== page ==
There are different types of diodes for different
applications. For vehicles, we are mostly interested in rectifier
diodes. Rectifier diodes, in simple terms, are "valves" that allow current
to flow in one direction only.
Different circuits can be isolated to avoid undesired
interactions. Diodes are also used to protect circuits. In car
applications, diodes are used to isolate switches and sensors in security
systems. Diodes can also eliminate current transients in inductive
components such as relays.
Purchasing the Correct Diode
top image on the left is the symbol commonly used in circuit diagrams to
Most rectifier diodes are small black tubes with a white
line at one end and look like the bottom image on the left. The white
line is commonly called the "negative" side (or cathode). The other end
of a diode is called the anode.
Diodes can be obtained at any electronic parts store such
as Radio Shack. Low current diodes (1 amp or less) are very cheap.
Several diodes can be purchased for a dollar. Higher current diodes do
For circuit isolation purposes (i.e. isolating switches or
alarm sensors), 1 amp diodes would suffice. Other applications, such as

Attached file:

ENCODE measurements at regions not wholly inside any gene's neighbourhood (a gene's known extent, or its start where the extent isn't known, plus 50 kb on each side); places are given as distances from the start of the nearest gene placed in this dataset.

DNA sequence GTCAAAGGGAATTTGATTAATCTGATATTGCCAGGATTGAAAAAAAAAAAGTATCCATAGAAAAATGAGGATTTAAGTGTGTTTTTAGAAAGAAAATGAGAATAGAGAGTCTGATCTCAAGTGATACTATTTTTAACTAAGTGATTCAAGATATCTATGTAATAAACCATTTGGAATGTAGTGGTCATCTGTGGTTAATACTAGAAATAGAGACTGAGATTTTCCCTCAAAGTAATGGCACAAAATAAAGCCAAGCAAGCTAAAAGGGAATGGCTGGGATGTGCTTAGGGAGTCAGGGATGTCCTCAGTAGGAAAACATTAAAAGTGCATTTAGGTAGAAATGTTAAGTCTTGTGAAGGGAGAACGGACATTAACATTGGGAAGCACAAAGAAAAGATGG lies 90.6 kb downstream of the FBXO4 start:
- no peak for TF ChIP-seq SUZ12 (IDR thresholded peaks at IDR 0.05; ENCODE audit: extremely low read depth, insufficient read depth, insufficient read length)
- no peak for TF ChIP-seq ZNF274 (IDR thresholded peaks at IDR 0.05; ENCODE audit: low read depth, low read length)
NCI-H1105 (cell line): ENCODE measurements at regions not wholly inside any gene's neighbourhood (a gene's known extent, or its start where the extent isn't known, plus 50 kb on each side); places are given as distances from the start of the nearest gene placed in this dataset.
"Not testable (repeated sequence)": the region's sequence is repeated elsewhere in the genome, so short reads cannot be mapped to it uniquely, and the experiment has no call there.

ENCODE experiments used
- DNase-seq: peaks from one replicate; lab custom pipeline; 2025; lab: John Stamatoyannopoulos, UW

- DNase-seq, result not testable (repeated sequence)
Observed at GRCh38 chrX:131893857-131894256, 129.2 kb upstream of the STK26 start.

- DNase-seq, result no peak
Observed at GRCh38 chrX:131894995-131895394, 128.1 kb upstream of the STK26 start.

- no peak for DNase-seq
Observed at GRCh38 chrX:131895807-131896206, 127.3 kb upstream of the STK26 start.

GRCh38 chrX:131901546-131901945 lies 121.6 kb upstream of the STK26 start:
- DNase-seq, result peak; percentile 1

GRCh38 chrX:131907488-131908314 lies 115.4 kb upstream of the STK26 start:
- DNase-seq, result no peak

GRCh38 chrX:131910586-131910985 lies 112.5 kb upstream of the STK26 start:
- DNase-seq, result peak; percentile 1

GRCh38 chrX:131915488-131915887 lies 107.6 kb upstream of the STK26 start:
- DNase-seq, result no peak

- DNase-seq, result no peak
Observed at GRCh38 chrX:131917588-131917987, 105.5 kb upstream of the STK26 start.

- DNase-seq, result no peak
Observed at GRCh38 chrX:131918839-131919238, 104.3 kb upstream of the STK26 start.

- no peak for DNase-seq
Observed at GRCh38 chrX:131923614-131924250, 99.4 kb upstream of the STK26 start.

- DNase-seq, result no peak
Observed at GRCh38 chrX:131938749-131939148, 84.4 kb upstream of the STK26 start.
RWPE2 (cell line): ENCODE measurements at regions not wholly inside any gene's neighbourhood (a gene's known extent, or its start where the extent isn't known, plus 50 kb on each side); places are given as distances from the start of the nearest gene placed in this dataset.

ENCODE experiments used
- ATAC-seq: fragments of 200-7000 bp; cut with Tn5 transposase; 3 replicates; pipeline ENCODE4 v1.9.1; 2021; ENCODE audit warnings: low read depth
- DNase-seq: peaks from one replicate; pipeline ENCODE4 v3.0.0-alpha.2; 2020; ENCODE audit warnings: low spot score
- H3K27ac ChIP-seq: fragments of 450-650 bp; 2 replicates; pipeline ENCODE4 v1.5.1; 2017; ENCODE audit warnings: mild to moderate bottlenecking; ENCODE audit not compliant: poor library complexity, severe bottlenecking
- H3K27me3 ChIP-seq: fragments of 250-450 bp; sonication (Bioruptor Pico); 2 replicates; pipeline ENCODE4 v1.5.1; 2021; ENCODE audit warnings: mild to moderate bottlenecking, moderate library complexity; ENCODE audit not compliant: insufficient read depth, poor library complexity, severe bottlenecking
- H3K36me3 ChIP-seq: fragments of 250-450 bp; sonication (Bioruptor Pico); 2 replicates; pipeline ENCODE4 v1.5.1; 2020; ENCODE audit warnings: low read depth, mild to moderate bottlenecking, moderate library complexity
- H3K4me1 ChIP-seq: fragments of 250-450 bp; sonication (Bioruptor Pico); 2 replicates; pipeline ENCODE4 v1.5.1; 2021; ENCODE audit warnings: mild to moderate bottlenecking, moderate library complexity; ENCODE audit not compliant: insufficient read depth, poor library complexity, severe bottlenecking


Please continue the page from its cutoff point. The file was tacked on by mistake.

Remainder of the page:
isolating parking lights circuits in cars require diodes that can handle more
current, say 3 amps.
By hooking up diodes in parallel, larger current
capabilities can be obtained. For example, by connecting two 1 amp diodes in
parallel, a total of 2 amps can be passed through the
Modes of Operation
||If you want a diode to conduct
current, hook it up in the "forward bias" mode.
In the forward bias mode, the diode will behave as a
short circuit (i.e. being replaced by a wire).
||If the purpose of a diode in a
circuit is to block current, then try the "reversed bias"
In the reverse bias mode, it can be represented by
an open circuit (i.e., cutting the wire in the
Diodes do have shortcomings. A typical diode has a voltage
drop of 0.7 volts. This is not critical for most car applications, but should
be taken into consideration for other applications.
Exceeding voltage limits of diodes is not a concern in car
applications because we deal with only 12 volts. For higher voltage circuits,
the diode's maximum voltage ratings on forward and reverse bias should be